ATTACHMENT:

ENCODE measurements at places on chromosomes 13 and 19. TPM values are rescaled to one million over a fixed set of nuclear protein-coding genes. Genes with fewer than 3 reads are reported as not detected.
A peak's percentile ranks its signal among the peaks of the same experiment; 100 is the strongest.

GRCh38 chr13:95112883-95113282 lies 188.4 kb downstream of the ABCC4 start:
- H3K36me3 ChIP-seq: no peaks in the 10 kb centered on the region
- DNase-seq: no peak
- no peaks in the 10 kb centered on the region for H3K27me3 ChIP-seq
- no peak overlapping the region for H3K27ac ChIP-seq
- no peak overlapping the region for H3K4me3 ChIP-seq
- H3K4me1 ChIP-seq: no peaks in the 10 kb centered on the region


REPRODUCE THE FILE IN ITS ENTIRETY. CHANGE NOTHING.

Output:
ENCODE measurements at places on chromosomes 13 and 19. TPM values are rescaled to one million over a fixed set of nuclear protein-coding genes. Genes with fewer than 3 reads are reported as not detected.
A peak's percentile ranks its signal among the peaks of the same experiment; 100 is the strongest.

GRCh38 chr13:95112883-95113282 lies 188.4 kb downstream of the ABCC4 start:
- H3K36me3 ChIP-seq: no peaks in the 10 kb centered on the region
- DNase-seq: no peak
- no peaks in the 10 kb centered on the region for H3K27me3 ChIP-seq
- no peak overlapping the region for H3K27ac ChIP-seq
- no peak overlapping the region for H3K4me3 ChIP-seq
- H3K4me1 ChIP-seq: no peaks in the 10 kb centered on the region